Adjusting White Balance

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I showed you how to adjust white balance in Chapter 3, using the T2i's built-in presets, white balance shift capabilities, and white balance bracketing (there's more on bracketing in Chapter 4, too).

In most cases, however, the Rebel T2i will do a good job of calculating white balance for you, so Auto can be used as your choice most of the time. Use the preset values or set a custom white balance that matches the current shooting conditions when you need to. The only really problematic light sources are likely to be fluorescents. Vendors, such as GE and Sylvania, may actually provide a figure known as the color rendering index (or CRI), which is a measure of how accurately a particular light source represents standard colors, using a scale of 0 (some sodium-vapor lamps) to 100 (daylight and most incandescent lamps). Daylight fluorescents and deluxe cool white fluorescents might have a CRI of about 79 to 95, which is perfectly acceptable for most photographic applications. Warm white fluorescents might have a CRI of 55. White deluxe mercury vapor lights are less suitable with a CRI of 45, while low-pressure sodium lamps can vary from CRI 0-18.

Remember that if you shoot RAW, you can specify the white balance of your image when you import it into Photoshop, Photoshop Elements, or another image editor using your preferred RAW converter. While color-balancing filters that fit on the front of the lens exist, they are primarily useful for film cameras, because film's color balance can't be tweaked as extensively as that of a sensor.

Electronic Flash Basics

Until you delve into the situation deeply enough, it might appear that serious photographers have a love/hate relationship with electronic flash. You'll often hear that flash photography is less natural looking, and that the built-in flash in most cameras should never be used as the primary source of illumination because it provides a harsh, garish look. Indeed, most "pro" cameras like the Canon EOS 1D Mark III and 1Ds Mark III don't have a built-in flash at all. Available ("continuous") lighting is praised, and built-in flash photography seems to be roundly denounced.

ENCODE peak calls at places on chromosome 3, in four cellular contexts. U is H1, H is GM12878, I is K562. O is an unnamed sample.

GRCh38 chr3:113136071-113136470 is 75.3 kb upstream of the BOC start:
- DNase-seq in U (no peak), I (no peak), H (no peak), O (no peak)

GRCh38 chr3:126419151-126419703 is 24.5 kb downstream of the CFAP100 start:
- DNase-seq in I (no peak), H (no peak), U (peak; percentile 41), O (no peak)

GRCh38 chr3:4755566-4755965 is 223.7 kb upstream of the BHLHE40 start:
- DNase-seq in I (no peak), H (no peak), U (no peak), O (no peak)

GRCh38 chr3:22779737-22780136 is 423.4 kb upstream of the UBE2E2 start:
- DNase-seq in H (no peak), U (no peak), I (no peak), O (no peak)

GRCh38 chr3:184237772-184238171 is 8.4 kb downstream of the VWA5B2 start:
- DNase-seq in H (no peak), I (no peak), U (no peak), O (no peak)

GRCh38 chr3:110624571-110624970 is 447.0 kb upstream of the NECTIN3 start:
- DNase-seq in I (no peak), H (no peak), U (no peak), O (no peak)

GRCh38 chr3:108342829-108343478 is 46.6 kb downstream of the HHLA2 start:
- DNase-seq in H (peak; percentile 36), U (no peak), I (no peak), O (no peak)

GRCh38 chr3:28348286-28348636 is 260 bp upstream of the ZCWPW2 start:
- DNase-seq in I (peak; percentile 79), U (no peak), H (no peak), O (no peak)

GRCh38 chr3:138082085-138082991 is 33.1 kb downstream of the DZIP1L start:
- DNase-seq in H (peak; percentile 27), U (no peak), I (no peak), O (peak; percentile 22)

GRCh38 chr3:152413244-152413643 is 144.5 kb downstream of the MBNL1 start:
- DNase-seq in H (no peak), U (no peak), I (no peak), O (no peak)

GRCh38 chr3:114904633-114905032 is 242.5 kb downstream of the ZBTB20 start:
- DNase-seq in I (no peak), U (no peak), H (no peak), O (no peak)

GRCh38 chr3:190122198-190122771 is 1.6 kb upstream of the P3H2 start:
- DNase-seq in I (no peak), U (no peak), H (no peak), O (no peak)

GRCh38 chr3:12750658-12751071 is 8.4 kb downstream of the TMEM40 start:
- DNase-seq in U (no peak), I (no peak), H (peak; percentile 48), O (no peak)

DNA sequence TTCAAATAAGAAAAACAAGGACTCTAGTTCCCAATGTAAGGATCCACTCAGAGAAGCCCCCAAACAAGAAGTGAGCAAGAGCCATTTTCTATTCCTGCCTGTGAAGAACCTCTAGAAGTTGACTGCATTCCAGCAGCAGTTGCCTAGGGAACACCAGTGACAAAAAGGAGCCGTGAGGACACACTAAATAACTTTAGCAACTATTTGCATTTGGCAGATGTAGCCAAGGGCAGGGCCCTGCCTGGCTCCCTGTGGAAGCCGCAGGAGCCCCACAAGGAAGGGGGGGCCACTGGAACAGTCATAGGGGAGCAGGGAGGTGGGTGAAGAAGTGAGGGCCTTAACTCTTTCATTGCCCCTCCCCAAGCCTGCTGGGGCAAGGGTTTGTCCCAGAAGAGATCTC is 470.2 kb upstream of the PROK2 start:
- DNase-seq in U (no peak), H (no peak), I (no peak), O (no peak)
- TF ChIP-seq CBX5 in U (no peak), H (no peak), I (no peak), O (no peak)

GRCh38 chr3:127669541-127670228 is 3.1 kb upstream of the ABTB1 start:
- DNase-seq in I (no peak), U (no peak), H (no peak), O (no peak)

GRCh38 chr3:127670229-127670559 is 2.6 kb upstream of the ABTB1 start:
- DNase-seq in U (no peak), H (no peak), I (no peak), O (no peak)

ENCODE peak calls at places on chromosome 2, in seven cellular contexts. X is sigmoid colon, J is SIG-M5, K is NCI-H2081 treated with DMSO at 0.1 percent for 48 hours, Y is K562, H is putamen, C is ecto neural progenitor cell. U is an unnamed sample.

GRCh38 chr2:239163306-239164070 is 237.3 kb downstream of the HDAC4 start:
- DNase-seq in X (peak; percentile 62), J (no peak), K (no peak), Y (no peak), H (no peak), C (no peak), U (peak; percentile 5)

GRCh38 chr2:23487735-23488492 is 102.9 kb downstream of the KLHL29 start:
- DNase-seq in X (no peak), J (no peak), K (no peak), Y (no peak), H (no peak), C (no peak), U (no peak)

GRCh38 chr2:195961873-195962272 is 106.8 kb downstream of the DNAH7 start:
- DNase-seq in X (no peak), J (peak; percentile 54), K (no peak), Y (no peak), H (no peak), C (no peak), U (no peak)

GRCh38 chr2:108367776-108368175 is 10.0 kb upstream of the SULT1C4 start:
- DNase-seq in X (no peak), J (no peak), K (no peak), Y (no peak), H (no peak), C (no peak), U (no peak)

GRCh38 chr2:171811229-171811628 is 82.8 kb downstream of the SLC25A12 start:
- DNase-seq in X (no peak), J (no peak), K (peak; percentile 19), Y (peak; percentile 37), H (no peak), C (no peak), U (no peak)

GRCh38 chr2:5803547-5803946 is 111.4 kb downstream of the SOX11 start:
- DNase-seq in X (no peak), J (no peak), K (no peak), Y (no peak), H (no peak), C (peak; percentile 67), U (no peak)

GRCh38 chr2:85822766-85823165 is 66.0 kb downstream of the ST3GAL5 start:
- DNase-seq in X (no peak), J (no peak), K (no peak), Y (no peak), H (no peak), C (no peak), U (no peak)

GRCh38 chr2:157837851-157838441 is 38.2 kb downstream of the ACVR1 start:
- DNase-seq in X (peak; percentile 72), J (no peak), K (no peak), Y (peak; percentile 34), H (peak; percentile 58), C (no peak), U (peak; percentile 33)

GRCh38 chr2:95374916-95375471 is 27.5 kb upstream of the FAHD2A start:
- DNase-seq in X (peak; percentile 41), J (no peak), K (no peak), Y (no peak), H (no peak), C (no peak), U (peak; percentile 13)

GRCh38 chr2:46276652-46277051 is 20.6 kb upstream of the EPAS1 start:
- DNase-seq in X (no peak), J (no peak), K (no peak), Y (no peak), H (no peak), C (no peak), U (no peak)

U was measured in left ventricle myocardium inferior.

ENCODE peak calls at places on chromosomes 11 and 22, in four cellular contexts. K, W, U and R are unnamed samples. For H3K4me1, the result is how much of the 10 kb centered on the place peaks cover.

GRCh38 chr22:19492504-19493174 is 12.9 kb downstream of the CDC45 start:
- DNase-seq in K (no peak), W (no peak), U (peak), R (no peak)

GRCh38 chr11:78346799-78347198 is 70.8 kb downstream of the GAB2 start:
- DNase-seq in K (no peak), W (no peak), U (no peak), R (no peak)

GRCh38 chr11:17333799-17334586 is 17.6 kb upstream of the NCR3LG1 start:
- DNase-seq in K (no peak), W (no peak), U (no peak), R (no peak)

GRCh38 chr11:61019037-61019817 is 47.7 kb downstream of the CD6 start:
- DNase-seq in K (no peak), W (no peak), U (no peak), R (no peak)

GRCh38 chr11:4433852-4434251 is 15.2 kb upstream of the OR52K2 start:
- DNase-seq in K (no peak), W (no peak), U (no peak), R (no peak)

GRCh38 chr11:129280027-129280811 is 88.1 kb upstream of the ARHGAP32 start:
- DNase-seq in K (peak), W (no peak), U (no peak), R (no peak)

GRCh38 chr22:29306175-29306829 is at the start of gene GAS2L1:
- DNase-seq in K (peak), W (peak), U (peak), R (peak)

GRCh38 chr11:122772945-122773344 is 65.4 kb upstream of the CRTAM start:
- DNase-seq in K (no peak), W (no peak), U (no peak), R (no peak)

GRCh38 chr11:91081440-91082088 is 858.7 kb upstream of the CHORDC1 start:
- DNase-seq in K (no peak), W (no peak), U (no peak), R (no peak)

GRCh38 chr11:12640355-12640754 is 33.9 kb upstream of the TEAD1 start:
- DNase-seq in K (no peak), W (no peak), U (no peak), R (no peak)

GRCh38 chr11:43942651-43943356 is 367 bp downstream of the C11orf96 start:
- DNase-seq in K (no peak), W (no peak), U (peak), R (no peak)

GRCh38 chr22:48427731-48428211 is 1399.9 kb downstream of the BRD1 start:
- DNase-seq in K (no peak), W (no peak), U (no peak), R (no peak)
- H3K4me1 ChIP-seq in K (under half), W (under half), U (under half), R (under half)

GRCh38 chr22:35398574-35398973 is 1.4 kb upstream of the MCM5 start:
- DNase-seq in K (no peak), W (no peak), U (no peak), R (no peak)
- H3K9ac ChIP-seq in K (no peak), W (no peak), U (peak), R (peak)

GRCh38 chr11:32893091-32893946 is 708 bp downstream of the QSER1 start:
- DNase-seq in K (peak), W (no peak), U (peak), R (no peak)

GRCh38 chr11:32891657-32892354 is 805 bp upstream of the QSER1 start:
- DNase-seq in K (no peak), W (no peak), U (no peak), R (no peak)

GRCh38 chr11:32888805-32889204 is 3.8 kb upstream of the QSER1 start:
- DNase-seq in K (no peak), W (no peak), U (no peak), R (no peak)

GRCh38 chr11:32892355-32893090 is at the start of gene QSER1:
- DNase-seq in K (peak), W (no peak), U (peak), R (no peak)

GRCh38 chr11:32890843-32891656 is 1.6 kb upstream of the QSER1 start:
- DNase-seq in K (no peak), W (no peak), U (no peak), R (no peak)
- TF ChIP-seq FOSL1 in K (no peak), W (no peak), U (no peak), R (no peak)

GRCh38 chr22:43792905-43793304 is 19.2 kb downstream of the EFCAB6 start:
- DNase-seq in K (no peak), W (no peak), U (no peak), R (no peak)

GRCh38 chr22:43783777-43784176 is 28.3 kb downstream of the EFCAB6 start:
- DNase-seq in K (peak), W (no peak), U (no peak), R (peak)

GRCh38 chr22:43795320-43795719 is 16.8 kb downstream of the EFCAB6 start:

In truth, however, the bias is against bad flash photography. Indeed, flash has become the studio light source of choice for pro photographers, because it's more intense (and its intensity can be varied to order by the photographer), freezes action, frees you from using a tripod (unless you want to use one to lock down a composition), and has a snappy, consistent light quality that matches daylight. (While color balance changes as the flash duration shortens, some Canon flash units can communicate to the camera the exact white balance provided for that shot.) And even pros will cede that the built-in flash of the Canon EOS Rebel T2i has some important uses as an adjunct to existing light, particularly to fill in dark shadows.

But electronic flash isn't as inherently easy to use as continuous lighting. As I noted earlier, electronic flash units are more expensive, don't show you exactly what the lighting effect will be (unless you use a second source called a modeling light for a preview), and the exposure of electronic flash units is more difficult to calculate accurately.

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